Constitution? What Constitution?

February 15, 2021

Maggie Hickey’s oversight of spurious consent decree a dire warning to every American city.

Is the future of American cities in the Biden administration revealed through an intrusion of the Chicago Police Department (CPD) by a court appointed special monitor?

More and more, the answer appears to be in the affirmative.

Maggie Hickey, appointed in 2019 as the special monitor overseeing a consent decree imposed on the CPD, is on the cusp of releasing a report on the “progress” the CPD has made under this vast federal undertaking. In her role as the special monitor, Hickey holds great authority and has immense resources at her disposal to implement and advocate for even the most basic law enforcement policies.

However, given the gloomy situation in Chicago just a little more than a year since Hickey was named special monitor and the latest appointments to key posts at the Department of Justice (DOJ) under President Biden, Chicago may very well be a symbol of the chaos and violence likely to fall upon other American cities.

The reason is that the consent decree has produced anything but justice and equity for Chicago. In fact, the consent decree has caused a dramatic reduction in vigilant policing. This decline in assertive, proactive policing compounded with the swift return of violent criminals back onto the streets has led to homicides and carjackings spinning out of control and a surge of violent crime across the city. The consequences of the uptick in crime have been devastating: Residents and businesses are moving out of Chicago, leaving a once-thriving district known for shopping and dining empty and boarded up. The consent decree and rising crime has also led to veteran police officers scrambling to retire. Even more troubling, those suffering the most in Chicago are the law-abiding in minority neighborhoods where the advocates of the consent decree insisted the federal action would be most beneficial.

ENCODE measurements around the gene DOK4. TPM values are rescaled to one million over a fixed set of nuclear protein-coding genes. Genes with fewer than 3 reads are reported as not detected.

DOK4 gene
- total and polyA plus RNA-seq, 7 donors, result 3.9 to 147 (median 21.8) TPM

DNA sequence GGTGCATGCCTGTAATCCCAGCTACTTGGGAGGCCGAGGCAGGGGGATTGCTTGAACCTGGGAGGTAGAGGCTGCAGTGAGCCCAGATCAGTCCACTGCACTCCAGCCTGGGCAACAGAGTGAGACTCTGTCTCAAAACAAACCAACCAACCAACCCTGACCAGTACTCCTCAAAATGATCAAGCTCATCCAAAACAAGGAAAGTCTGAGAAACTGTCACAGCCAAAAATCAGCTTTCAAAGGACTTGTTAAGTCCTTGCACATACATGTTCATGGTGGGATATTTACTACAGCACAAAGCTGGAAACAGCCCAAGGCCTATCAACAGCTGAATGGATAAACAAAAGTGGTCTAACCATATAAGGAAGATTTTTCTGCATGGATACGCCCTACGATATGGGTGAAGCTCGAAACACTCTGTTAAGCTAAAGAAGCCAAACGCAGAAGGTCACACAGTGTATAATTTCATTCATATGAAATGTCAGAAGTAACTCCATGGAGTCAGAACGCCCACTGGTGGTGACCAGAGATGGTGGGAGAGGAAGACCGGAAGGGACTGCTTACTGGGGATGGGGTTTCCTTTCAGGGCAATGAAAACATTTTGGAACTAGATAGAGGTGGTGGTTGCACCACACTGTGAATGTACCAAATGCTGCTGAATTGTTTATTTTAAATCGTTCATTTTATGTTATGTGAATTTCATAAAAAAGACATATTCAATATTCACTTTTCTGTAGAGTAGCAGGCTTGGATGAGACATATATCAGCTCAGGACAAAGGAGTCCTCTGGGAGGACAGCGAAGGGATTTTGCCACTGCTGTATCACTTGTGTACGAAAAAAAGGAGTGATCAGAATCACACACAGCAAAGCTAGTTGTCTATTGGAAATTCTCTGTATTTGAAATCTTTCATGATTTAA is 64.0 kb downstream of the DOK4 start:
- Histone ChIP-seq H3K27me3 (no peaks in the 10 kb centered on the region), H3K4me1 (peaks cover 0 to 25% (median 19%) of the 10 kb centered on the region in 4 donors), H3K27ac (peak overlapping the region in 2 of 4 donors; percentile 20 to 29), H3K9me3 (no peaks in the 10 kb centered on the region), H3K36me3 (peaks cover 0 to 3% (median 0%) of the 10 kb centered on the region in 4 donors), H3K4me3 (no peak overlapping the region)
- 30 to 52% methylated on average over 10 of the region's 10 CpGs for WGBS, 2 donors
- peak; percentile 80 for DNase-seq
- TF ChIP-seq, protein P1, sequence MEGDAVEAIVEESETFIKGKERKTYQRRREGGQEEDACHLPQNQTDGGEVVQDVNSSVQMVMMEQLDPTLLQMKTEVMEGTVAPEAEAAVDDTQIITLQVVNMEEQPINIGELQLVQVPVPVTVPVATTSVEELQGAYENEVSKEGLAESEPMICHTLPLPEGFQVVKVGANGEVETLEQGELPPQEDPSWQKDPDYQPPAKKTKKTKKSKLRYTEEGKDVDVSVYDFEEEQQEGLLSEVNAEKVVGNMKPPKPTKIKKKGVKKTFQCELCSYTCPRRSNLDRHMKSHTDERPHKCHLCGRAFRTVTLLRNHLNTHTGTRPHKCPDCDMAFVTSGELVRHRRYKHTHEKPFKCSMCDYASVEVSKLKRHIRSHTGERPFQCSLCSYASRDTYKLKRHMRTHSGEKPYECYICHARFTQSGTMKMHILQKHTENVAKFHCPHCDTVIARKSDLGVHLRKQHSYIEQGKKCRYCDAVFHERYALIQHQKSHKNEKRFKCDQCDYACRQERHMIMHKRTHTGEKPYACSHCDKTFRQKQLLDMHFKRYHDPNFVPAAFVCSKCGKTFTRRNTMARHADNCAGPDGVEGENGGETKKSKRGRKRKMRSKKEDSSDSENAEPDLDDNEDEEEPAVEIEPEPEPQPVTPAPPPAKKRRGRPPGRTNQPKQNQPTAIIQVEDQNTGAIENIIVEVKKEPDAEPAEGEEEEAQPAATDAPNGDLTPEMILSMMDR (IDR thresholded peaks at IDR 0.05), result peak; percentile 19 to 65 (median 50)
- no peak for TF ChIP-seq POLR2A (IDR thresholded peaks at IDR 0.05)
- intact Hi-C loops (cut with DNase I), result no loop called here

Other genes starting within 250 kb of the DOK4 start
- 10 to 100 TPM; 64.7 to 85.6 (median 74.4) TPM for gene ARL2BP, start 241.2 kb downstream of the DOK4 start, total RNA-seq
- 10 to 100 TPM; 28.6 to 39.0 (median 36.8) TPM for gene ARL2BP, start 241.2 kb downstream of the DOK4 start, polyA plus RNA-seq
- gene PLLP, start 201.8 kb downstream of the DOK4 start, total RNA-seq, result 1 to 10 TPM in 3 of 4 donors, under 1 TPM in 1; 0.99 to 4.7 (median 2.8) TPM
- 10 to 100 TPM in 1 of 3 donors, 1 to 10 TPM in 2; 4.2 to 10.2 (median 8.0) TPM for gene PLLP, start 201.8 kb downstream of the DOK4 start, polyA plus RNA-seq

In the midst of this disorder, Hickey still stands before the public and the city's corrupt media as some kind of reformer, claiming to bring justice and equity to Chicago. The buzzword used to justify both the investigation undertaken by the DOJ to provide the basis for the consent decree and its myriad reforms is “constitutional.”

More and more, this claim made by Hickey, her vast entourage of bureaucrats, experts and the media activists drooling at a consent decree that will bolster their anti-police narrative and pay them handsomely appears to be little more than the punchline of a terrible joke. Far from resembling anything related to constitutional policing, Hickey and her consent decree reveal themselves to be a dangerous politicization of the criminal justice system at the federal level, a politicization certain to expand as President Biden announced the appointment of Vanita Gupta as Associate Attorney General.